Scully v. Carolyn W. Colvin

Filing 26

OPINION AND ORDER. For the foregoing reasons, the Commissioner's motion for judgment on the pleadings (Docket #22) is denied and Scully's motion for judgment on the pleadings (Docket #16) is granted. The case is remanded to the SSA for furt her proceedings consistent with this opinion. The clerk is requested to enter judgment and to close the case. SO ORDERED. re: 22 MOTION for Judgment on the Pleadings filed by Carolyn W. Colvin, 16 FIRST MOTION for Judgment on the Pleadings filed by Steven F. Scully. (Signed by Magistrate Judge Gabriel W. Gorenstein on 10/10/2017) (rjm)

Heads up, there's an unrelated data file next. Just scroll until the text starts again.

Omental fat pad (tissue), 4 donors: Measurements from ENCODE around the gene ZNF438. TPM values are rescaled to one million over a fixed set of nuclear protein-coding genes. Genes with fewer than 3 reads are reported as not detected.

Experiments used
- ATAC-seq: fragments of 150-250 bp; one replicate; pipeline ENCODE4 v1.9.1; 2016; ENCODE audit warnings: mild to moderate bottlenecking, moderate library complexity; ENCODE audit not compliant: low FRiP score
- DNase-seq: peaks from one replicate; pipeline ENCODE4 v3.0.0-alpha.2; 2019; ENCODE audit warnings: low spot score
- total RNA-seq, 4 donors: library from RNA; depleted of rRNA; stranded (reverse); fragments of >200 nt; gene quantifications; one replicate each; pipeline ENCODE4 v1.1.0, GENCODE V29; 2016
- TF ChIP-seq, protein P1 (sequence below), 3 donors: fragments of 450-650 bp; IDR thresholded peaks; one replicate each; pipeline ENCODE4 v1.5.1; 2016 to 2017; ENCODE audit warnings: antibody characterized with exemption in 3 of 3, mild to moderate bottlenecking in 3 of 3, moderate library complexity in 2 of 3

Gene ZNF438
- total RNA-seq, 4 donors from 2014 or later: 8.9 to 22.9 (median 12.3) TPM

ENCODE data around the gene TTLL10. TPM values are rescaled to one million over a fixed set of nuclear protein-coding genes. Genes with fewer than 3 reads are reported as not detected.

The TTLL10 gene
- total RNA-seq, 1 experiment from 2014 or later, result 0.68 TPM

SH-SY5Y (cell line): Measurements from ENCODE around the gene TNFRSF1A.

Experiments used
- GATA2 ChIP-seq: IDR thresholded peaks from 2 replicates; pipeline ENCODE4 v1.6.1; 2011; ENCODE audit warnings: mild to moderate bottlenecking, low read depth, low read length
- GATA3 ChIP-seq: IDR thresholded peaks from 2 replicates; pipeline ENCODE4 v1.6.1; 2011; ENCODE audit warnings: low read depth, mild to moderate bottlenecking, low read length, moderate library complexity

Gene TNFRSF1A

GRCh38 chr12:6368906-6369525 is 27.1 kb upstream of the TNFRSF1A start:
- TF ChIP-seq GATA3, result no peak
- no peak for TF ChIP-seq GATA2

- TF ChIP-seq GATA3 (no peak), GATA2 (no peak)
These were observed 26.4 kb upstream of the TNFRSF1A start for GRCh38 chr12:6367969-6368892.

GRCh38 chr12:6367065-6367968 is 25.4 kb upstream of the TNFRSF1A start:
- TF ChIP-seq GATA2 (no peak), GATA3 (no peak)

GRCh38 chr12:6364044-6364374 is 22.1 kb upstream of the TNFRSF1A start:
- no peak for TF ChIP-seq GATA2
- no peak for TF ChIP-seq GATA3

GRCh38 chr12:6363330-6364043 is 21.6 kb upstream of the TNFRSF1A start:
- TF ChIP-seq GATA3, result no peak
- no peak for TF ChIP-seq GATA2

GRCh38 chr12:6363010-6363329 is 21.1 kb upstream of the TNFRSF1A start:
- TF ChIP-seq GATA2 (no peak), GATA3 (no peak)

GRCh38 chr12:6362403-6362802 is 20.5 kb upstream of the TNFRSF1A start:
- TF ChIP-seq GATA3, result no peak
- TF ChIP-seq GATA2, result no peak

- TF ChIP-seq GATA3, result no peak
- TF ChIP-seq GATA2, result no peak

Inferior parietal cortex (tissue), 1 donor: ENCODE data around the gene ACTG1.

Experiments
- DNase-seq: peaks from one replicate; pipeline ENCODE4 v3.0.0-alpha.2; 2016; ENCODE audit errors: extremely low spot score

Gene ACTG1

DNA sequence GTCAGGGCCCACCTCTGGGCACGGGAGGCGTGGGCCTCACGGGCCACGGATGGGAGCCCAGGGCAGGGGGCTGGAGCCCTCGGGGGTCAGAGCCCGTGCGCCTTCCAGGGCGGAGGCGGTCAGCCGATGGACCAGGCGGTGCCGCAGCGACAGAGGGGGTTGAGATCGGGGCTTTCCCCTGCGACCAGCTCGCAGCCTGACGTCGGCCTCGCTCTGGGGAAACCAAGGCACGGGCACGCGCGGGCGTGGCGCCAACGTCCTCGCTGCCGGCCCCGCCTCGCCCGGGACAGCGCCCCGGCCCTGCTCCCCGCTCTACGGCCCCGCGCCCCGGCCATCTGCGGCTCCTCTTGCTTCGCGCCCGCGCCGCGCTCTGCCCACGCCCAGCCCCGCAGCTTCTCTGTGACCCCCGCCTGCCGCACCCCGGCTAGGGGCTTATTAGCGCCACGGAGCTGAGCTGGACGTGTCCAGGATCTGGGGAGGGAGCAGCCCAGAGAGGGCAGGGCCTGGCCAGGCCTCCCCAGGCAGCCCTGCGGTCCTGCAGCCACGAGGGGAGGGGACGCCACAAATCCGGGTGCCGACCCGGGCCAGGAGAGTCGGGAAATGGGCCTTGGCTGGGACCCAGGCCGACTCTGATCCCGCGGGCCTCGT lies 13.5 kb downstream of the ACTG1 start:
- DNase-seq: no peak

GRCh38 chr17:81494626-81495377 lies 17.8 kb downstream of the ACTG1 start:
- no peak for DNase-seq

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UNITED STATES DISTRICT COURT SOUTHERN DISTRICT OF NEW YORK ---------------------------------------------------------------x STEVEN F. SCULLY, : Plaintiff, -v.- : OPINION AND ORDER : NANCY A. BERRYHILL, Acting Commissioner of Social Security, : 16 Civ. 7211 (GWG) : Defendant.1 : ---------------------------------------------------------------x GABRIEL W. GORENSTEIN, United States Magistrate Judge Plaintiff Steven F. Scully brings this action pursuant to 42 U.S.C. § 405(g) for judicial review of the final decision of the Commissioner of Social Security (“Commissioner”) denying his claim for disability benefits under the Social Security Act. Both parties have moved for judgment on the pleadings pursuant to Federal Rule of Civil Procedure 12(c).2 For the reasons stated below, Scully’s motion is granted and the Commissioner’s motion is denied. I. BACKGROUND A. Procedural History Scully applied for Disability Insurance Benefits on July 30, 2013. See Certified Administrative Record, filed Dec. 27, 2016 (Docket # 10) (“R.”), at 154. The Social Security 1 Nancy A. Berryhill is substituted as the defendant in this suit pursuant to Rule 25(d) of the Federal Rules of Civil Procedure. 2 See Notice of Motion for Judgment on the Pleadings, filed Mar. 22, 2017 (Docket # 16); Plaintiff’s Memorandum of Law in Support of his Motion for Judgment of the Pleadings, filed Mar. 22, 2017 (Docket # 17) (“Pl. Mem.”); Notice of Motion, filed May 30, 2017 (Docket # 22); Memorandum of Law in Support of Defendant’s Motion for Judgment on the Pleadings and in Opposition to the Plaintiff’s Motion for Judgment on the Pleadings, filed May 30, 2017 (Docket # 23) (“Comm’r Mem.”); Plaintiff’s Reply Memorandum, filed June 19, 2017 (Docket # 24); Reply Memorandum of Law in Further Support of Defendant’s Motion for Judgment on the Pleadings, filed July 5, 2017 (Docket # 25). Administration (“SSA”) denied Scully’s application on September 24, 2013. R. 88-92.3 He requested review of the SSA’s decision by an Administrative Law Judge (“ALJ”), R. 96-97, and a hearing was held on January 22, 2015, see R. 31-62. In a written decision dated April 23, 2015, the ALJ found that Scully was not disabled. R. 14-26. Scully requested review of the ALJ’s decision by the Appeals Council, R. 1-6, but it denied his request on July 18, 2016, R. 710. Scully filed his complaint on September 15, 2016, seeking review of that final decision. B. The Hearing Before the ALJ Scully was represented by attorney Scott Goldstein at the hearing before the ALJ. R. 33. Mr. Goldstein agreed with the ALJ that there was “a complete medical record” at the time of the hearing. Id. Scully testified that he was involved in a traffic accident while working as a service technician on March 7, 2013, which caused injuries to his back. R. 34-35. Since the accident he had suffered from chronic back pain, numbness in his legs, loss of balance, inability to walk more than a few blocks, and inability to stay seated longer than 15-20 minutes. R. 35-36, 45. His lower back pain radiated down his legs and caused numbness in his feet, which in turn impaired his balance. R. 41, 44. The week before the hearing this balance trouble caused him to fall and hurt his shoulder, although he had not seen a doctor for that injury at the time of the hearing. R. 41-42. Scully had problems standing and walking, as “when walking any extended distance it will aggravate the pain . . . [and] the numbness gets worse and [his] balance diminishes as the pain increases.” R. 45. The motion of his spine when bending or twisting was 3 Scully also apparently applied for supplemental security income (“SSI”) benefits on July 29, 2013. See R. 74. The SSA denied this application on August 6, 2013, because Scully had “too much income to be eligible for SSI.” R. 74-87. Scully did not seek review of this decision. 2 “not good,” R. 46, and it was difficult to do something “as simple as taking a gallon of milk out of the refrigerator,” R. 39. Concerning daily activities, Scully testified that he stayed at home with his seven-yearold daughter and eight-month-old son, and took care of his infant son for about six hours during the day. R. 39-40. His son weighed about 15 pounds, and Scully could lift him to diaper him or change his clothing, but with significant pain. R. 40. Scully said that his wife had to do the laundry, bathe his son, and shop for groceries. R. 48. He also testified that he could drive for around 25 minutes, but that anything longer than that required he “stop and get out of the vehicle and walk.” R. 41, 49. At home, Scully spent “[t]wo or three hours combined” laying down, and could manage on his own despite his limitations on sitting and standing because he could switch positions at will. R. 47. Scully had been treated with “several injections, which include[d] epidural injections, medial branch blocks, nerve block injections, [and] trigger points,” as well as medication. R. 46. He was given a trial neurostimulator for seven days by pain management doctor Peter Zheng, which “worked out very well.” R. 36-37; see also R. 458-59 (follow-up notes from Dr. Zheng). Although he was seeking approval from Worker’s Compensation for a permanent neurostimulator, without it he felt “absolutely horrible,” and had “the same problems [he] had before.” R. 37-38. Scully testified that “of all the treatment [he] received in the past two years [the neurostimulator is] the only thing that [he] had any type of forward production with.” R. 46. The ALJ called a vocational expert witness (“VE”), whom Scully’s counsel stipulated was “an expert in vocational rehab.” R. 50. Scully had testified that his past work as a propane service technician “involve[d] sales, service, installation, diagnostic, repair, [in]stalling of oil tanks, [and] installing of propane tanks.” R. 51. Using this testimony, the VE classified Scully’s 3 previous work as “medium” type work. R. 52. The ALJ then described a person of Scully’s age, education, and work experience who could perform only sedentary work; could only occasionally bend, kneel, squat, or lift; could lift no more than 10 pounds; and could sit for six hours and stand for four hours — that is, alternating between sitting and standing by having a short stretch break every 30 minutes. R. 52. The VE testified that such a person could perform the jobs of order clerk, call out operator, and charge account clerk, all of which existed in significant numbers in the national economy. R. 52-53. She said that all of these jobs would permit “a sit/stand type of option” so long as the person remained in the work station when taking a stretch break. R. 53. Although the VE said that the “[Dictionary of Occupational Titles] doesn’t necessarily address the sit/stand option,” the rest of her testimony was consistent with that document, and in her own experience all of those jobs “would allow for somebody to stand up as needed.” R. 53-54. But if the hypothetical person had to walk away from the work station and would be off task “every half hour for five to 10 minutes,” the person could not perform those jobs. R. 58. The VE also testified that while these jobs “fit within the sedentary category,” they would not require lifting. R. 58-59. C. Medical Evidence Both Scully and the Commissioner have provided summaries of the medical evidence contained in the administrative record. See Pl. Mem. at 8-14; Comm’r Mem. at 4-12. The summaries are substantially consistent with each other. The Court had directed the parties to specify any objections they had to the opposing party’s summary of the record, see Scheduling Order, filed Feb. 15, 2017 (Docket # 15), at ¶ 5, and neither party has done so. Accordingly, the Court adopts the plaintiff’s and the Commissioner’s summaries of the medical evidence as accurate and complete for purposes of the issues raised in this suit. We discuss the medical 4 evidence pertinent to the adjudication of this case in section III below. D. The ALJ’s Decision The ALJ denied Scully’s application for benefits on April 23, 2015. R. 17-26. The ALJ found that Scully met the insured status requirements of the Social Security Act and had not engaged in substantial gainful activity since his alleged onset date of March 7, 2013. R. 19. While the ALJ found that Scully had a severe back impairment and was obese, he found that other conditions about which Scully complained, such as hyperlipidemia, sleep apnea, and impaired fasting glucose, were “controlled, minimally treated or lack[ed] specific complaints,” and thus “result[ed] in no more than minimal functional limitations.” Id. He also acknowledged a right shoulder injury Scully allegedly suffered just before his hearing, but found the condition “not severe” because the record contained “no objective medical evidence of a diagnosis, treatment, or functional limitations with respect to” Scully’s right shoulder. R. 20. The ALJ found that Scully’s impairments did not meet or medically equal an impairment listed in 20 C.F.R. part 404, subpart p, appendix 1. Id. The ALJ specifically considered Listing 1.04, disorders of the spine, see 20 C.F.R. pt. 404, subpt. P, app. 1, § 1.04 (“Listing 1.04”), but found that “the medical evidence fail[ed] to establish that [Scully’s] conditions [rose] to the level of severity contemplated by that Listing.” R. 20. The ALJ found that “per the evidence detailed below,” there was “no evidence of nerve root compression characterized by neuro-anatomic distribution of pain, limitation of motion of the spine, motor loss (atrophy with associated muscle weakness) accompanied by sensory or reflex loss, and a positive straight-leg raising test (sitting and supine); spinal arachnoiditis; or, lumbar spinal stenosis resulting in pseudoclaudication.” Id. The ALJ also took Scully’s obesity into account, but found the record lacking “specific allegations that this condition is disabling,” or that it had a substantial impact 5 on his other conditions, given that “no medical treatment [was] recommended although diet, portion control, and exercise have been advised.” Id. Turning to Scully’s residual functional capacity (“RFC”), the ALJ found that Scully could perform sedentary work because he could sit for a total of eight hours per day, sitting or standing for one hour at a time before taking a one-minute stretch break; stand and walk for a total of four hours during a work day; perform occasional bending, stooping, and crouching, and frequent reaching, handling, and fingering; and could lift and carry objects that weighed up to 10 pounds. Id. The ALJ acknowledged the back injury Scully suffered as a result of a motor vehicle accident, as well as his complaints of pain, but noted that Scully was successfully treated with a neurostimulator on a trial basis. R. 21. The ALJ observed that Drs. Jeffrey W. Degen, Steven K. Jacobs, and Marc H. Appel found relatively normal conditions, including full range of motion and strength in Scully’s extremities, normal gait and station, normal alignment of the discs in Scully’s spine other than bulging at the L2-3 through L5-S1 vertebrae, “intact sensation to light touch and pinprick” as of December 2014, and “no radiographic explanation” for Scully’s symptoms in March 2013. R. 22-23. The ALJ accorded “great weight” to the January 2015 opinion of Dr. Appel, who limited Scully to “sedentary activities” and who noted that Scully could not “sit or stand more than one hour at a time.” R. 23 (emphasis in original). As to Scully’s credibility, the ALJ found that Scully’s “ability to perform a full range of activities of daily living . . . confirms that he is not as debilitated as he alleges.” Id. The ALJ noted that multiple doctors reported that a neural spine stimulator trial provided Scully with significant relief from pain. See R. 22-23. The ALJ also noted Scully’s testimony that he was a “stay-at-home dad” for his two children, one of whom was a “20 pound[]” infant at the time of the hearing, and that he could drive a motor vehicle for a half-hour and stand for 20 minutes at a 6 time. R. 21. The ALJ found that “[t]he abilities to drive a motor vehicle and care for an infant child show a considerable ability to perform physical activities, so it is reasonable to conclude that [Scully] would be able to perform at least sedentary types of activities.” R. 23. While the ALJ noted that Scully’s obesity and history of back and lower extremity problems would “adversely impact . . . his ability to walk/stand,” he found that his RFC assessment accounted for these limitations. R. 24. While the ALJ acknowledged that Scully could not return to his past work as an HVAC technician, he found that jobs existed in significant numbers in the national economy that Scully could perform. R. 24-25. Scully was 32 years old at the time of the hearing — a “younger individual” under the regulations — and had at least a high school education. R. 24. The ALJ relied on the VE’s testimony that an individual with Scully’s age, education, and RFC could perform the requirements of order clerk, call out operator, and charge account clerk. R. 25. The ALJ determined that the VE’s testimony was consistent with the Dictionary of Occupational Titles “except with respect to the issue of the claimant requiring a one minute stretch break after sitting or standing for one hour,” but accepted the VE’s testimony that, based on “her knowledge and experience in the field,” those occupations would permit the sitting and standing options described. Id. Because there was work in significant numbers in the national economy that Scully could perform, the ALJ found that Scully was not disabled. Id. II. GOVERNING STANDARDS OF LAW A. Scope of Judicial Review Under 42 U.S.C. § 405(g) A court reviewing a final decision by the Commissioner “is limited to determining whether the [Commissioner’s] conclusions were supported by substantial evidence in the record 7 and were based on a correct legal standard.” Selian v. Astrue, 708 F.3d 409, 417 (2d Cir. 2013) (per curiam) (citations and internal quotation marks omitted); accord Greek v. Colvin, 802 F.3d 370, 374-75 (2d Cir. 2015) (per curiam); see generally 42 U.S.C. § 405(g) (“The findings of the Commissioner of Social Security as to any fact, if supported by substantial evidence, shall be conclusive . . . .”). Substantial evidence is “more than a mere scintilla. It means such relevant evidence as a reasonable mind might accept as adequate to support a conclusion.” Richardson v. Perales, 402 U.S. 389, 401 (1971) (internal quotation marks omitted) (quoting Consol. Edison Co. v. N.L.R.B., 305 U.S. 197, 229 (1938)); accord Greek, 802 F.3d at 375; Burgess v. Astrue, 537 F.3d 117, 127-28 (2d Cir. 2008); Matthews v. Leavitt, 452 F.3d 145, 152 n.9 (2d Cir. 2006); Shaw v. Chater, 221 F.3d 126, 131 (2d Cir. 2000). “Even where the administrative record may also adequately support contrary findings on particular issues, the ALJ’s factual findings must be given conclusive effect so long as they are supported by substantial evidence.” Genier v. Astrue, 606 F.3d 46, 49 (2d Cir. 2010) (per curiam) (citation and internal quotation marks omitted). Thus, “[i]f the reviewing court finds substantial evidence to support the Commissioner’s final decision, that decision must be upheld, even if substantial evidence supporting the claimant’s position also exists.” Johnson v. Astrue, 563 F. Supp. 2d 444, 454 (S.D.N.Y. 2008) (citing Alston v. Sullivan, 904 F.2d 122, 126 (2d Cir. 1990)). The Second Circuit has characterized the substantial evidence standard as “a very deferential standard of review — even more so than the ‘clearly erroneous’ standard.” Brault v. Soc. Sec. Admin., Comm’r, 683 F.3d 443, 448 (2d Cir. 2012) (per curiam). “The substantial evidence standard means once an ALJ finds facts, [a court] can reject those facts only if a reasonable factfinder would have to conclude otherwise.” Id. (emphasis in original) (citations and internal quotation marks omitted). “The role of the reviewing court is therefore quite limited 8 and substantial deference is to be afforded the Commissioner’s decision.” Johnson, 563 F. Supp. 2d at 454 (citations and internal quotation marks omitted). Importantly, it is not a reviewing court’s function “to determine de novo whether [a claimant] is disabled.” Schaal v. Apfel, 134 F.3d 496, 501 (2d Cir. 1998) (citation and internal quotation marks omitted); accord Cage v. Comm’r of Soc. Sec., 692 F.3d 118, 122 (2d Cir. 2012). B. Standard Governing Evaluation of Disability Claims by the Agency The Social Security Act defines the term “disability” as the “inability to engage in any substantial gainful activity by reason of any medically determinable physical or mental impairment which can be expected to result in death or which has lasted or can be expected to last for a continuous period of not less than 12 months.” 42 U.S.C. § 423(d)(1)(A). A person will be found to be disabled only if it is determined that his “impairments are of such severity that he is not only unable to do his previous work but cannot, considering his age, education, and work experience, engage in any other kind of substantial gainful work which exists in the national economy.” Id. § 423(d)(2)(A). To evaluate a Social Security claim, the Commissioner is required to examine: “(1) the objective medical facts; (2) diagnoses or medical opinions based on such facts; (3) subjective evidence of pain or disability testified to by the claimant or others; and (4) the claimant’s educational background, age, and work experience.” Mongeur v. Heckler, 722 F.2d 1033, 1037 (2d Cir. 1983) (per curiam). Regulations issued pursuant to the Social Security Act set forth a five-step process that the Commissioner must use in evaluating a disability claim. See 20 C.F.R. § 404.1520(a)(4); see also Burgess, 537 F.3d at 120 (describing the five-step process). First, the Commissioner must determine whether the claimant is currently engaged in any “substantial gainful activity.” 20 9 C.F.R. § 404.1520(a)(4)(I). Second, if the claimant is not engaged in substantial gainful activity, the Commissioner must decide if the claimant has a “severe medically determinable physical or mental impairment,” id. § 404.1520(a)(4)(ii), which is an impairment or combination of impairments that “significantly limits [the claimant’s] physical or mental ability to do basic work activities,” id. § 404.1520(c). Third, if the claimant’s impairment is severe and is listed in 20 C.F.R. part 404, subpart P, appendix 1, or is equivalent to one of the listed impairments, the claimant must be found disabled regardless of his age, education, or work experience. See id. § 404.1520(a)(4)(iii). Fourth, if the claimant’s impairment is not listed and is not equal to one of the listed impairments, the Commissioner must review the claimant’s RFC to determine if the claimant is able to do work he or she has done in the past, i.e., “past relevant work.” Id. § 404.1520(a)(4)(iv). If the claimant is able to do such work, he or she is not disabled. Id. Finally, if the claimant is unable to perform past relevant work, the Commissioner must decide if the claimant’s RFC permits the claimant to do other work. Id. § 404.1520(a)(4)(v). If the claimant cannot perform other work, he or she will be deemed disabled. Id. The claimant bears the burden of proof on all steps except the final one — that is, proving that there is other work the claimant can perform. See Poupore v. Astrue, 566 F.3d 303, 306 (2d Cir. 2009) (per curiam). III. DISCUSSION Scully’s main argument is that the ALJ did not “properly consider whether [Scully’s] positive findings during physical examination met or equaled” Listing 1.04. Pl. Mem. at 14. He also argues the ALJ erred in failing to consult a medical expert; improperly assessed the medical evidence in the record, including the combined impact of Scully’s impairments on his RFC; and improperly found Scully’s testimony incredible. Id. at 17-19. We begin by considering Scully’s arguments as to Listing 1.04 and then address the ALJ’s RFC determination. 10 A. Listing 1.04 Scully says that the ALJ “simply made the conclusion” that Scully did not meet the requirements of Listing 1.04 and “did not do any analysis[ ] of the medical evidence in evaluating whether the Listing was met.” Id. at 14. Because his brief does not claim that Scully suffered from spinal arachnoiditis or lumbar spinal stenosis, which appear in Listing 1.04(B) and 1.04(C), we assume he is arguing only that he meets the requirements of Listing 1.04(A). Listing 1.04(A) requires — in addition to a spinal disorder such as a herniated disc, arthritis, degenerative disc disease, or a vertebral fracture — [e]vidence of nerve root compression characterized by neuro-anatomic distribution of pain, limitation of motion of the spine, motor loss (atrophy with associated muscle weakness or muscle weakness) accompanied by sensory or reflex loss and, if there is involvement of the lower back, positive straight-leg raising test (sitting and supine). Listing 1.04(A). Scully argues that there is evidence of (1) “nerve root compression characterized by a neuro-anatomic distribution of pain” based on MRIs and EMGs; (2) “limitation of motion of the lumbar spine” based on observations from Drs. Appel, Jacobs, Sunitha Polepalle, and Zheng; (3) “motor loss and muscle weakness” based on evidence from Drs. Gotesman, Polepalle, and Zheng; (4) accompanying sensory or reflex loss, as observed by Drs. Appel, Degen, Jacobs, Polepalle, and Zheng; and (5) positive straight-leg raising tests noted by Drs. Appel, Gotesman, Jacobs, Polepalle, and Zheng. Pl. Mem. at 14-17. Instead of specifying why the medical evidence demonstrated that Scully did not meet this listing’s requirements, the ALJ referred to “the evidence detailed below.” R. 20. This reference is permissible, provided the ALJ supports this determination elsewhere in his or her opinion. See Berry v. Schweiker, 675 F.2d 464, 468 (2d Cir. 1982) (“[A]bsence of an express rationale does not prevent us from upholding the ALJ’s determination regarding appellant’s 11 claimed listed impairments, since portions of the ALJ’s decision and the evidence before him indicate that his conclusion was supported by substantial evidence.”); accord Solis v. Berryhill, — F. App’x —, 2017 WL 2416900, at *2 (2d Cir. June 5, 2017) (summary order). Here, the record contained substantial evidence to support the conclusion that Scully’s impairments did not meet or medically equal the severity of Listing 1.04 — most obviously based on a lack of “[e]vidence of nerve root compression.” Dr. Degen’s examination of Scully on June 26, 2013, found that his extremities had a normal range of motion and full strength. R. 335. Reviewing a March 20, 2013, MRI, Dr. Degen observed that “[t]here does not appear to be any spinal canal stenosis or clear evidence of nerve root compression,” and that “[c]learly the S1 nerve roots were not compressed,” although Scully did “have facet arthropathy which is worst at L4/5.” Id. An August 2, 2013, CT lumbar myelogram4 showed normal alignment and discs, patent canal and foramina, clear recesses, and intact posterior elements from T12 to S1, with normal nerves and conus within the spinal canal and with the thoracic cord and canal “grossly intact.” R. 341. A June 30, 2014, MRI found annular bulging from L2-3 through L5-S1, but it was found that “exiting nerve roots are intact.” R. 429. In light of this evidence, the ALJ could conclude that Scully did not suffer from nerve root compression. See, e.g., Beall v. Colvin, 2017 WL 1155809, at *4 (N.D.N.Y. Mar. 27, 2017) (substantial evidence supported finding that plaintiff did not meet Listing 1.04(A) where MRI results showed no evidence of nerve root compression). To meet a listed impairment, a claimant must demonstrate that he or she suffers from all of the listed criteria, no matter how severe any one particular element of the listing may be. Sullivan v. Zebley, 493 U.S. 521, 530-31 (1990); 4 A lumbar myelogram is a radiographic contrast study used to diagnose herniated or slipped discs. See Steadman’s Medical Dictionary 1171 (27th ed. 2000). 12 accord Solis, 2017 WL 2416900, at *2. While plaintiff argues that certain medical findings suggest that Scully had nerve root compression, see Pl. Mem. at 15; Pl. Reply at 2, plaintiff’s argument does not alter the fact that substantial evidence exists to support the ALJ’s conclusion that Scully did not suffer from nerve root compression. See generally Johnson, 563 F. Supp. 2d at 454 (“If the reviewing court finds substantial evidence to support the Commissioner’s final decision, that decision must be upheld, even if substantial evidence supporting the claimant’s position also exists.”). Scully also objects that if the ALJ believed there was not enough evidence in the record to find that he met the requirements of the Listing, “the ALJ had the prerogative to enlist the aid of a medical expert.” Pl. Mem. at 17. Certainly the ALJ has an obligation to develop the record. See Shaw, 221 F.3d at 131 (“The ALJ has an obligation to develop the record in light of the non-adversarial nature of the benefits proceedings . . . .”) (citing Schaal, 134 F.3d at 505; and Echevarria v. Sec’y of Health & Human Servs., 685 F.2d 751, 755 (2d Cir. 1982)); see also Sims v. Apfel, 530 U.S. 103, 111 (2000) (ALJ has a “duty to investigate the facts and develop the arguments both for and against granting benefits”) (citing Richardson, 402 U.S. at 400-01). However, it is well established that “where there are no obvious gaps in the administrative record, and where the ALJ already possesses a ‘complete medical history,’” as was true here, “the ALJ is under no obligation to seek additional information in advance of rejecting a benefits claim.” Rosa v. Callahan, 168 F.3d 72, 79 n.5 (2d Cir. 1999) (citing Perez v. Chater, 77 F.3d 41, 48 (2d Cir. 1996)); see also Serianni v. Astrue, 2010 WL 786305, at *5 (N.D.N.Y. Mar. 1, 2010) (“An ALJ is not obligated to send a litigant for a consultative examination if the facts do not warrant or suggest the need for such an examination.”). 13 In sum, because there is substantial evidence that Scully did not suffer from nerve root compression during the relevant period, substantial evidence supports the ALJ’s finding that Scully did not meet Listing 1.04. B. RFC Determination In making an RFC finding, “[a]n ALJ considers medical source statements and all other evidence in the case record.” Lamboy v. Comm’r of Soc. Sec., 2017 WL 3493250, at *7 (S.D.N.Y. Aug. 15, 2017) (citing 20 C.F.R. § 404.1545(a)) (additional citation omitted). SSA regulations require that the ALJ “evaluate every medical opinion [the ALJ] receive[s],” that he or she give “controlling weight” to a treating source’s opinion as to the “nature and severity of [a claimant’s] impairment(s)” if consistent with other substantial evidence in the record, and that he or she “give good reasons in [his or her] . . . decision for the weight” given to a treating source not granted controlling weight. 20 C.F.R. § 404.1527(c). The Commissioner’s resolution of conflicting evidence is entitled to deference. See, e.g., Cage, 692 F.3d at 122; Veino v. Barnhart, 312 F.3d 578, 588 (2d Cir. 2002) (when record contains conflicting evaluations of claimant’s condition, “it [is] within the province of the ALJ to resolve” that conflict). Nonetheless, an ALJ must offer “good reasons” for his or her decision, and courts do not hesitate to remand when the Commissioner has not provided them. Halloran v. Barnhart, 362 F.3d 28, 33 (2d Cir. 2004); accord Greek, 802 F.3d at 375; Snell v. Apfel, 177 F.3d 128, 133 (2d Cir. 1999). Here, the ALJ failed to mention the opinions and treatment notes of Drs. Polepalle and Zheng, pain management physicians who had treated Scully for over a year, see generally R. 455-88. The statements and opinions of these treating sources could support a more limited RFC than the ALJ found. Dr. Jacobs, for example, observed in June 2014 that Scully had pain and difficulty with lifting, pushing, pulling, and bending; difficulty maintaining a seated or standing 14 position for more than 20 to 30 minutes; difficulty finding a comfortable sleeping position; and that prolonged sitting or standing in one position would cause Scully radiating pain to both legs “producing intermittent weakness in the legs as well as paresthesias.” R. 424. Subsequent reports, including one in January 2015, found that Scully’s condition was “about the same.” See, e.g., R. 493.5 Dr. Zheng, seeing Scully on November 20, 2014, noted that Scully had “intractable pain . . . associated with fatigue, impaired walk tolerance, and difficulty sleeping, concentrating and performing activities of daily living.” R. 460. The Commissioner attempts to explain away this deficiency by arguing that “[t]he ALJ is not required to reconcile every shred of conflicting evidence,” and claiming that “just because an ALJ does [not] cite an examination finding in the record does not mean that it was not considered.” Comm’r Mem. at 21. Certainly, the ALJ need not cite every piece of evidence. In this case, however, the uncited evidence consisted of extensive notes of treating physicians and contained findings inconsistent with the ALJ’s conclusions. Nothing suggests that the ALJ considered the findings of Drs. Polepalle and Zheng, let alone explains how he weighed their findings in determining Scully’s RFC. Thus, remand is appropriate. See, e.g., Lopez v. Sec’y of Dep’t of Health & Human Servs., 728 F.2d 148, 150-51 (2d Cir. 1984) (finding grounds for remand “when it appears that the ALJ has failed to consider relevant and probative evidence which is available to him”); accord Gomez v. Comm’r of Soc. Sec., 2017 WL 1194506, at *17 (S.D.N.Y. Mar. 30, 2017) (“[R]emand may be warranted where an ALJ fails to mention parts of the record which contradict his conclusion.”) (citations and internal quotation marks omitted). On remand, the ALJ may wish to obtain medical source statements from certain of 5 Although Dr. Jacobs said he “ordered a Function Capacity Evaluation to assess [Scully’s] limitations” on January 16, 2015, R. 495, that evaluation is not in the record. 15 Scully's treating physicians who did not opine on his limitations. See generally Hooper v. Colvin, 199 F. Supp. 3d 796, 814-16 (S.D.N.Y. 2016) (discussing circumstances where it may be necessary to obtain medical source statements). Also, we note that while Dr. Appel's reference to Scully being "unable to sit or stand more than one hour," R. 502, was likely intended to mean that Scully could only sit or stand for one hour "at a time" as the ALJ concluded, R. 23, the ALJ may wish to seek clarification on this point. The ALJ is free to take any other action consistent with this opinion. Because the remand will likely create a record that differs from what is presented here, we do not reach Scully's other arguments. IV. CONCLUSION For the foregoing reasons, the Commissioner's motion for judgment on the pleadings (Docket# 22) is denied and Scully's motion for judgment on the pleadings (Docket# 16) is granted. The case is remanded to the SSA for further proceedings consistent with this opinion. The clerk is requested to enter judgment and to close the case. SO ORDERED. Dated: October 10, 2017 New York, New York 16